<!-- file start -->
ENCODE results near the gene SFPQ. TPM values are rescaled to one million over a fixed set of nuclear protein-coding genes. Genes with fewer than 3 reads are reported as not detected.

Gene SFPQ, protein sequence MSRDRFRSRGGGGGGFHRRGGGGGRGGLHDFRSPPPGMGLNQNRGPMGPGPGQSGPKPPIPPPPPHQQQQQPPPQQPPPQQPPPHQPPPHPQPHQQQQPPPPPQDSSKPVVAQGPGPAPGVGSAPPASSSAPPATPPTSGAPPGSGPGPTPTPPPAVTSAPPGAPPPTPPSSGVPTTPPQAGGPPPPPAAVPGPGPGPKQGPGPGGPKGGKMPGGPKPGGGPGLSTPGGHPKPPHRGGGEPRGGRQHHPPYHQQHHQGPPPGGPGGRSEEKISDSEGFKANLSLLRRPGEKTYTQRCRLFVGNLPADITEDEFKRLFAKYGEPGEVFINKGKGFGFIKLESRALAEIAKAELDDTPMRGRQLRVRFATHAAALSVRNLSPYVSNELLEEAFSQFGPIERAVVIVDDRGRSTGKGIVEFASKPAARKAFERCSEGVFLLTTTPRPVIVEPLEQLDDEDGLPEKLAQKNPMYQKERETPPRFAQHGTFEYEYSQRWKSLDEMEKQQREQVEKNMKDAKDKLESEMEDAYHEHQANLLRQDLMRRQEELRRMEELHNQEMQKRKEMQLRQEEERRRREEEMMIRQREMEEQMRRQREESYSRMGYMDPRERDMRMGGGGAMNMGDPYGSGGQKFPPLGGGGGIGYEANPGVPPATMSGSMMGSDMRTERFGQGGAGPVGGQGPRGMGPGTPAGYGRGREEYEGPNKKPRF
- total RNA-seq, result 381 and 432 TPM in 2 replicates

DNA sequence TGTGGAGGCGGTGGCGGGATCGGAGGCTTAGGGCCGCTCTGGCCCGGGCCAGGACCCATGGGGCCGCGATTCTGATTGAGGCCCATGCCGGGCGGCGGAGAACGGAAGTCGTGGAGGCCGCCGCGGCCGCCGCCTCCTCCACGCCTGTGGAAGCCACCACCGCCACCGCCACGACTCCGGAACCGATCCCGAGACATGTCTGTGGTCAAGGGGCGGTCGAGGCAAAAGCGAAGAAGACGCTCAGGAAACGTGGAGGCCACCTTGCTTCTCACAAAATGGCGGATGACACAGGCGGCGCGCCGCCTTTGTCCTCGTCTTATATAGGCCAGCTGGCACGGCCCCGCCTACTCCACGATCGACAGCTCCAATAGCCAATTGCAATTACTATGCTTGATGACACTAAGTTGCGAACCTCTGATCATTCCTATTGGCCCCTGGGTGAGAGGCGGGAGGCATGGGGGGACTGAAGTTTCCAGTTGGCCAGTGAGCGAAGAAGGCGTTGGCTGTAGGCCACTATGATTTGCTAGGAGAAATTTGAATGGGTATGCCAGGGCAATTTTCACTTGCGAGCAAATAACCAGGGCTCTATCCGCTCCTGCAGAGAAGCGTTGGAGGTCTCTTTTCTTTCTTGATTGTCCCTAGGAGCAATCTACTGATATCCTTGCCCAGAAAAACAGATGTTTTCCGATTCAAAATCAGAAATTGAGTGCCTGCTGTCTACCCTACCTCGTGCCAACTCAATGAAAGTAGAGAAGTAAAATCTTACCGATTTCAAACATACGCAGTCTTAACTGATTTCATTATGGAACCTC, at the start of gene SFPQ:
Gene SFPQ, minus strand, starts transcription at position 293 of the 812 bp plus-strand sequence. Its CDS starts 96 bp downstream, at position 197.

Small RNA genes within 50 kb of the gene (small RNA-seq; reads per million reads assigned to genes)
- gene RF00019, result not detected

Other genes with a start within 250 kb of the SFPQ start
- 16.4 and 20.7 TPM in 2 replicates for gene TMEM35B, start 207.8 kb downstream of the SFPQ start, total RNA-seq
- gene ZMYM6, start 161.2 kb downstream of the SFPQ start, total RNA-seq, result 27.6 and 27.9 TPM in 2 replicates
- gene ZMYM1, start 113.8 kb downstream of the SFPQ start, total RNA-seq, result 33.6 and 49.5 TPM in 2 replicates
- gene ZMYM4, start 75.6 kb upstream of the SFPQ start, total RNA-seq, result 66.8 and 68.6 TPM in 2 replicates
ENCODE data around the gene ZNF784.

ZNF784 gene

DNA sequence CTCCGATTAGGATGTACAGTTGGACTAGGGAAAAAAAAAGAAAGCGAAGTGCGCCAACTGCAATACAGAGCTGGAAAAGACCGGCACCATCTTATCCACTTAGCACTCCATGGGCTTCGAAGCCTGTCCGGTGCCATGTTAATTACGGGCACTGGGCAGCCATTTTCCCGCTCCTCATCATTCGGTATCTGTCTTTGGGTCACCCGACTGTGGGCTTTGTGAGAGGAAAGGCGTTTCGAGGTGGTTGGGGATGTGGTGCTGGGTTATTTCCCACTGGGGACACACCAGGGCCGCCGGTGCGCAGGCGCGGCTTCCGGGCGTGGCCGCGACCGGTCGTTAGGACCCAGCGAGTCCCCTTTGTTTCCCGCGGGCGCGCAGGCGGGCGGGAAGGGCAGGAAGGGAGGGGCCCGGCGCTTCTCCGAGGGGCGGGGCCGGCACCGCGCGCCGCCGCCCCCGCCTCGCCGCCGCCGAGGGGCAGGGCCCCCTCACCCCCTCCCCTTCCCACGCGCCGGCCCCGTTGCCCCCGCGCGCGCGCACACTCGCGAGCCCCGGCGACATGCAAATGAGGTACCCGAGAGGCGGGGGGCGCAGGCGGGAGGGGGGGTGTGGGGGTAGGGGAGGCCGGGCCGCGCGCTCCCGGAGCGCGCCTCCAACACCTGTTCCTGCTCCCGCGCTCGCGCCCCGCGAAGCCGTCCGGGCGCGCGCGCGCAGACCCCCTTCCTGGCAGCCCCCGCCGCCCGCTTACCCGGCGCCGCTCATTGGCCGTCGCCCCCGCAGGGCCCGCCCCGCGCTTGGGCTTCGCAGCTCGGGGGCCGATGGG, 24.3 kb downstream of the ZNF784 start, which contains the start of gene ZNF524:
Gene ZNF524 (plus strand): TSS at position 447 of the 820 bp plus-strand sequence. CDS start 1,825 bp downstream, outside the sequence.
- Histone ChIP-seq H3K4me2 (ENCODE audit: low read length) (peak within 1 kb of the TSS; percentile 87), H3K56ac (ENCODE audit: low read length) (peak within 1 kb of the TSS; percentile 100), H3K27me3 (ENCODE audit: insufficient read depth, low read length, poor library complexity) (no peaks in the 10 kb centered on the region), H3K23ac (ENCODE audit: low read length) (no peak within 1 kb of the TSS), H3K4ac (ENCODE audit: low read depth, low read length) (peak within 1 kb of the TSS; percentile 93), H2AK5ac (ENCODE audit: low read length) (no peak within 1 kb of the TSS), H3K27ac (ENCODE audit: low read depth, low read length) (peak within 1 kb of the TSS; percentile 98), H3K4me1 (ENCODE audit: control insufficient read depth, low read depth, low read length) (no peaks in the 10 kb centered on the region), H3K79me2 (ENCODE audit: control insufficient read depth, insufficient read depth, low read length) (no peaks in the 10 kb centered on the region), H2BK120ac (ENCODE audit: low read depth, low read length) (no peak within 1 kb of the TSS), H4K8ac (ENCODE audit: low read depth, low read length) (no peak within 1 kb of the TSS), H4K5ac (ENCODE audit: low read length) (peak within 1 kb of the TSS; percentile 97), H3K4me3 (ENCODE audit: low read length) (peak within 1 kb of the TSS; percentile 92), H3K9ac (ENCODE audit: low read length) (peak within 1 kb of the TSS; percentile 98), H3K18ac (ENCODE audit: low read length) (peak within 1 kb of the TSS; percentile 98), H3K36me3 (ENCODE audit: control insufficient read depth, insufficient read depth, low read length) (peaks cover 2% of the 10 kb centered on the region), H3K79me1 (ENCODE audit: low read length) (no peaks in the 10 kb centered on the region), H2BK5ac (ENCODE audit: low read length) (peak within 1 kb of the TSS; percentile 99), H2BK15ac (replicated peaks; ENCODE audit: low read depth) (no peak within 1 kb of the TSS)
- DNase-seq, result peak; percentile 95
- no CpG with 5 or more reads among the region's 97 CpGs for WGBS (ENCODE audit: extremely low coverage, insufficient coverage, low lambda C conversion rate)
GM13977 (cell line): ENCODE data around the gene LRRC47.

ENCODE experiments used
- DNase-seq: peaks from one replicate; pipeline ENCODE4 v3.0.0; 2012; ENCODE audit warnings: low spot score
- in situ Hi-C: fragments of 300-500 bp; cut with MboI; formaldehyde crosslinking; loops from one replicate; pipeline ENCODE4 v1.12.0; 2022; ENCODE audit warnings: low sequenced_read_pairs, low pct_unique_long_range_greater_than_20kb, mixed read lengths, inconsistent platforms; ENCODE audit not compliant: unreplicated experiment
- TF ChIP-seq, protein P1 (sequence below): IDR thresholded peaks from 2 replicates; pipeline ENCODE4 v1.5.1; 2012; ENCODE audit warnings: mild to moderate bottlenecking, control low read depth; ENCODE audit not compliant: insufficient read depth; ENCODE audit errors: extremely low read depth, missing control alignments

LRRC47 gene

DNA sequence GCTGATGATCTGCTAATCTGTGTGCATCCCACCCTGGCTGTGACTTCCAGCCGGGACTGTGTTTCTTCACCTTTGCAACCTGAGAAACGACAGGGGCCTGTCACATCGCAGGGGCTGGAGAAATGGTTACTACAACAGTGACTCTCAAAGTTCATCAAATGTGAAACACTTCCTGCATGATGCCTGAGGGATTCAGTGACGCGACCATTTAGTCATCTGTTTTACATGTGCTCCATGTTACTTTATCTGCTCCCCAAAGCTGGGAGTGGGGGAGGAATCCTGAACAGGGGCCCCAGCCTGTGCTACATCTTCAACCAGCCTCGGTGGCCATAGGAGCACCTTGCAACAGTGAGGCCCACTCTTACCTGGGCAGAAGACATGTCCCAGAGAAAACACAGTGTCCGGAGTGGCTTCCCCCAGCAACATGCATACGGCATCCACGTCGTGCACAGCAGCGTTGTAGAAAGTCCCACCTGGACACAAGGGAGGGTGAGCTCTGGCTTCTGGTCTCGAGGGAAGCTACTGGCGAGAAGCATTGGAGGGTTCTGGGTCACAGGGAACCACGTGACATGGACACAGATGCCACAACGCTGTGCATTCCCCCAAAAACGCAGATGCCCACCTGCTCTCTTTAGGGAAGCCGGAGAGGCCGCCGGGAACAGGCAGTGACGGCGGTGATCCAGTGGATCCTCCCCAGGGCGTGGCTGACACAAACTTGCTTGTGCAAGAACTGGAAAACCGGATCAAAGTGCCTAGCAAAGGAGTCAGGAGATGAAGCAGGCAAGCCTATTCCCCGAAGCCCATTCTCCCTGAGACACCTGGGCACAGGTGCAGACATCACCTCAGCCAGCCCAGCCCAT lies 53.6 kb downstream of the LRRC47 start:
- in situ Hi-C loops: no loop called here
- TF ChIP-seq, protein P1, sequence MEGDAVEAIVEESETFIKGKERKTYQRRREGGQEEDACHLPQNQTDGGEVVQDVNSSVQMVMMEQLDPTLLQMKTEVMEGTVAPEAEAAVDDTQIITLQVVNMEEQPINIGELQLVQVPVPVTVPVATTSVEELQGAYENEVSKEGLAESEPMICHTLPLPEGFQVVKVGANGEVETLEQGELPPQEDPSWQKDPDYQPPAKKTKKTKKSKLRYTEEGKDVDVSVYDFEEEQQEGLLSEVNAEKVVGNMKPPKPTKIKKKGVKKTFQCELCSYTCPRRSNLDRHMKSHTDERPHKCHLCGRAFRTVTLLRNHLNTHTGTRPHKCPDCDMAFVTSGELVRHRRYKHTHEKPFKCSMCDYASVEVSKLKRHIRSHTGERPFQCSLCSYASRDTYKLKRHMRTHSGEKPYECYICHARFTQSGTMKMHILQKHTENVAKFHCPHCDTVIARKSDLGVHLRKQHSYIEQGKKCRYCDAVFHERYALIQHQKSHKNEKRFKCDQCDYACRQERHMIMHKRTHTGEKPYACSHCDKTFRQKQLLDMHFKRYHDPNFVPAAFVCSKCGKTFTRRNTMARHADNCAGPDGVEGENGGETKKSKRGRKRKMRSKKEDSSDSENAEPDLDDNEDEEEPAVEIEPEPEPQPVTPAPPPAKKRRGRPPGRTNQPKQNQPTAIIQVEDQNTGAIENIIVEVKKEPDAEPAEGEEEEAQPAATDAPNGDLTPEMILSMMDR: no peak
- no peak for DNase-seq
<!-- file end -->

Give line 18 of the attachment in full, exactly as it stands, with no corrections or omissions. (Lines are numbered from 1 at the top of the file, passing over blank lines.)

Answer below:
- DNase-seq, result peak; percentile 95